Gordon Willis dead: Godfather cinematographer dies aged 82

The Francis Ford Coppola and Woody Allen collaborator is remembered

Gordon Willis has died aged 82.

The cinematographer served as director of photography for The Godfather, Annie Hall and Manhattan.

“This is a momentous loss,” American Society of Cinematographers President Richard Crudo told Deadline. “He was one of the giants who absolutely changed the way movies looked.”

His style was characterised by his ability to use shadow and underexposed film, and his preference for filming just before twilight – when light is often warm and golden. Fellow cinematographer Conrad Hall consequently dubbed him the “Prince of Darkness”.

 In 2010 he was celebrated with an honorary lifetime achievement Oscar. He was also nominated for Academy Awards for Woody Allen’s Zelig and Francis Ford Coppola’s The Godfather: Part III. Coppola once said that Willis had a “natural sense of structure and beauty, not unlike a Renaissance artist”.

Although is perhaps best known for his work on The Godfather, he most extensively worked with Allen – with whom he made eight films, including The Purple Rose of Cairo, Interiors, Stardust Memories and Broadway Danny Rose.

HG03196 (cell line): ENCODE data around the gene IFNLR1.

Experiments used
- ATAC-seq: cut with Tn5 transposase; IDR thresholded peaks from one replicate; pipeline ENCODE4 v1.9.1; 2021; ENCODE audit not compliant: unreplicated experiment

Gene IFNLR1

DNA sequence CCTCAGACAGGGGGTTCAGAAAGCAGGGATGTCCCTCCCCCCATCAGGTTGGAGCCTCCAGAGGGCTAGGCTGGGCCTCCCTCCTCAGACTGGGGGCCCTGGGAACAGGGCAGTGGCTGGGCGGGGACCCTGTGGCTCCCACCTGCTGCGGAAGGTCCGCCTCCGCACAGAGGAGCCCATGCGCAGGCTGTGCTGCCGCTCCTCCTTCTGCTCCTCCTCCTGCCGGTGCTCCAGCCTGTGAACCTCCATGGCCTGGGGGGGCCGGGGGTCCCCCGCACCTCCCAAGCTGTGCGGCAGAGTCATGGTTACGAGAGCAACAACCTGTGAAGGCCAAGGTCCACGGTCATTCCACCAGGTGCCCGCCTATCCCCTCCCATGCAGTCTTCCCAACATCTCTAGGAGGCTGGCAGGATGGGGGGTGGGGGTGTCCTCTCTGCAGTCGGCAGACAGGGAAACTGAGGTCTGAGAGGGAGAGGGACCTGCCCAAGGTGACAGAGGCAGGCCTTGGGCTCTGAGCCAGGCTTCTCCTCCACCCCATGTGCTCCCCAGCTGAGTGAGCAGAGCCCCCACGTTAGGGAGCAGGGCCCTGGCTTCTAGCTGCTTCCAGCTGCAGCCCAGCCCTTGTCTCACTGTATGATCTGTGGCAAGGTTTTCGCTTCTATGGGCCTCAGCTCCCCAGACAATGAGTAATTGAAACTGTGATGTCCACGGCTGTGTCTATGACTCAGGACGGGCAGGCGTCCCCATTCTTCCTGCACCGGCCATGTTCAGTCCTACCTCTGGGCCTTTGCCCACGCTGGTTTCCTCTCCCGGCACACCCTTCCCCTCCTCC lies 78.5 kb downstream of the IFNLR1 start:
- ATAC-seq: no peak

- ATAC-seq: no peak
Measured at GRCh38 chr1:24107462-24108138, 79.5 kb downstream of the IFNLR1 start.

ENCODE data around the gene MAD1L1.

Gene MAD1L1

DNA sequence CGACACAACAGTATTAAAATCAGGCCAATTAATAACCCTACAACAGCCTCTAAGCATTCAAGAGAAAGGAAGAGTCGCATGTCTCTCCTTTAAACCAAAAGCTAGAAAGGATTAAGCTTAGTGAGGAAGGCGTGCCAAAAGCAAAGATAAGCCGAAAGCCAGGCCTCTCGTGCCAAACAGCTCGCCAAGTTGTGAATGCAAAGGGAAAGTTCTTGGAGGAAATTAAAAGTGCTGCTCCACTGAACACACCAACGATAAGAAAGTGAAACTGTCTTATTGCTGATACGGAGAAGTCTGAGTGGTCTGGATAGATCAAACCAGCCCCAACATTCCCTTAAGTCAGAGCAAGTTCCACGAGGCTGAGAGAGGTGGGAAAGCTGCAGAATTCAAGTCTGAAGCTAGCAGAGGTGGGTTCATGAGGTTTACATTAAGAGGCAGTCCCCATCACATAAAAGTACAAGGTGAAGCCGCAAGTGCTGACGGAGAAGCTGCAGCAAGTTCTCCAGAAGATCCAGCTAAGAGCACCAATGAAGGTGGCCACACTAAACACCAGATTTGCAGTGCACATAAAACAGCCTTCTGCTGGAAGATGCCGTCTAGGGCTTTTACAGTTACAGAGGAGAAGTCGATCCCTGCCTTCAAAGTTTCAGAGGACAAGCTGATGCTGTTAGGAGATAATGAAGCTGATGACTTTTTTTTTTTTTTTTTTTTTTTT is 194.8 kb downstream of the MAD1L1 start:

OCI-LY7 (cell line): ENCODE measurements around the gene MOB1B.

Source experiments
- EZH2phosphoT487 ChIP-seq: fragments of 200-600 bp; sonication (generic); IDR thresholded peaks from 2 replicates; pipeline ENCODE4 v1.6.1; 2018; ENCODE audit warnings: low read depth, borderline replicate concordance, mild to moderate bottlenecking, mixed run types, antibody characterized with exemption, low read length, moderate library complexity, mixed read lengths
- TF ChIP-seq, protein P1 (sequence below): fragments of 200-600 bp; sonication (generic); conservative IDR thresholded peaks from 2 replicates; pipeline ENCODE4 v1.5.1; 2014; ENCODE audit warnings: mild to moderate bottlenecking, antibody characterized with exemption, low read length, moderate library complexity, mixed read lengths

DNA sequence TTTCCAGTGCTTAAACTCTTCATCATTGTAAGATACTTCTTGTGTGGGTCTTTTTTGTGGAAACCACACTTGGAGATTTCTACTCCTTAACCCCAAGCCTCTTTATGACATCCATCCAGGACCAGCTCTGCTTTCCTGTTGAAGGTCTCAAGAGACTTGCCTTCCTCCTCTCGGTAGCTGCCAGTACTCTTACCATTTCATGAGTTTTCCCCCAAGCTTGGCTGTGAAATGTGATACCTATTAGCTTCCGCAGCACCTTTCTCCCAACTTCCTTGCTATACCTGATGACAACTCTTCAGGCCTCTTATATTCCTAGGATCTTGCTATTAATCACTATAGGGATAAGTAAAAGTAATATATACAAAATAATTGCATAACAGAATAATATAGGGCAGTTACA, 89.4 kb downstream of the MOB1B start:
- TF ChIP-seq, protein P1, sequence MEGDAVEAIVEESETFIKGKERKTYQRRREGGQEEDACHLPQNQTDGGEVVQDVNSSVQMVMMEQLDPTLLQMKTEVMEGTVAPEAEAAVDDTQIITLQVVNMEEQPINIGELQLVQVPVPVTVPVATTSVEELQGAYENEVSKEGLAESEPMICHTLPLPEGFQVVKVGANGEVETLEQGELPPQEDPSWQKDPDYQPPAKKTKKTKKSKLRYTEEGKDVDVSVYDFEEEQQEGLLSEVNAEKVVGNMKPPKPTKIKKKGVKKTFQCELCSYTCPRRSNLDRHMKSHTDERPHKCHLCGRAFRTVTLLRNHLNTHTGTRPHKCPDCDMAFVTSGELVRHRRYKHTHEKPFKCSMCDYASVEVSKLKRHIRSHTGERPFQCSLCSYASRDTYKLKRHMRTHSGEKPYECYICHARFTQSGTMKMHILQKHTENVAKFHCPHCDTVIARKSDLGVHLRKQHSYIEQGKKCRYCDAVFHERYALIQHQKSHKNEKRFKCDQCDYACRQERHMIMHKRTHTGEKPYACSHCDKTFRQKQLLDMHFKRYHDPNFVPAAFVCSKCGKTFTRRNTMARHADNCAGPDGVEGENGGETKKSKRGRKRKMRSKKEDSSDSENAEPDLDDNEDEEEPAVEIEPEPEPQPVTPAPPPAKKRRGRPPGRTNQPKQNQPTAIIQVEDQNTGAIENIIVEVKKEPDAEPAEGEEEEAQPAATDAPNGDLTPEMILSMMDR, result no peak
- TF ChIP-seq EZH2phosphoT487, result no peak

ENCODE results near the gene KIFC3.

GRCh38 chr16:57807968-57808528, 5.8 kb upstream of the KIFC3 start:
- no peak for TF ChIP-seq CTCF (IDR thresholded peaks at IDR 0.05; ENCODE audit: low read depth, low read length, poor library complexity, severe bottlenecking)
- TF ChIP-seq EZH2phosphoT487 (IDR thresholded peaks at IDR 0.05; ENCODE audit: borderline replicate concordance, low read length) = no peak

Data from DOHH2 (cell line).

Born in 1931 in New York, Willis first entered the entertainment business as a make-up artist for Warner Brothers. During the Korean War, Willis served in the air force, managing to join the Air Force Photographic and Charting Service in a motion picture unit, where he learnt all he could about the film world.

Upon leaving the air force, he started working on adverts and documentaries before making his move into film with End of The Road in 1970.

He retired following 1997 action thriller The Devil’s Own, which starred Brad Pitt and Harrison Ford.

"I got tired of trying to get actors out of trailers, and standing in the rain,” Willis said of his decision to bring his career to a close.

Read more: Story of the scene: The Godfather
The strained making of Coppola's Apocalypse Now
Start your day with The Independent, sign up for daily news emails
PROMOTED VIDEO
ebooks
ebooksA year of political gossip, levity and intrigue from the sharpest pen in Westminster
Latest stories from i100
Have you tried new the Independent Digital Edition apps?
Independent Dating
and  

By clicking 'Search' you
are agreeing to our
Terms of Use.

iJobs Job Widget
iJobs People

Recruitment Genius: HR Manager

£25000 - £30000 per annum: Recruitment Genius: They are in need of a HR Manage...

h2 Recruit Ltd: Business Development Manager - HR Consultancy - £65,000 OTE

£35000 - £40000 per annum + £65,000 OTE: h2 Recruit Ltd: London, Birmingham, M...

Day In a Page

A timely reminder of the bloody anniversary we all forgot

A timely reminder of the bloody anniversary we all forgot

Who remembers that this week we enter the 150th anniversary year of the end of the American Civil War, asks Robert Fisk
Downfall of Dustin 'Screech' Diamond, the 'Saved By The Bell' star charged with bar stabbing

Scarred by the bell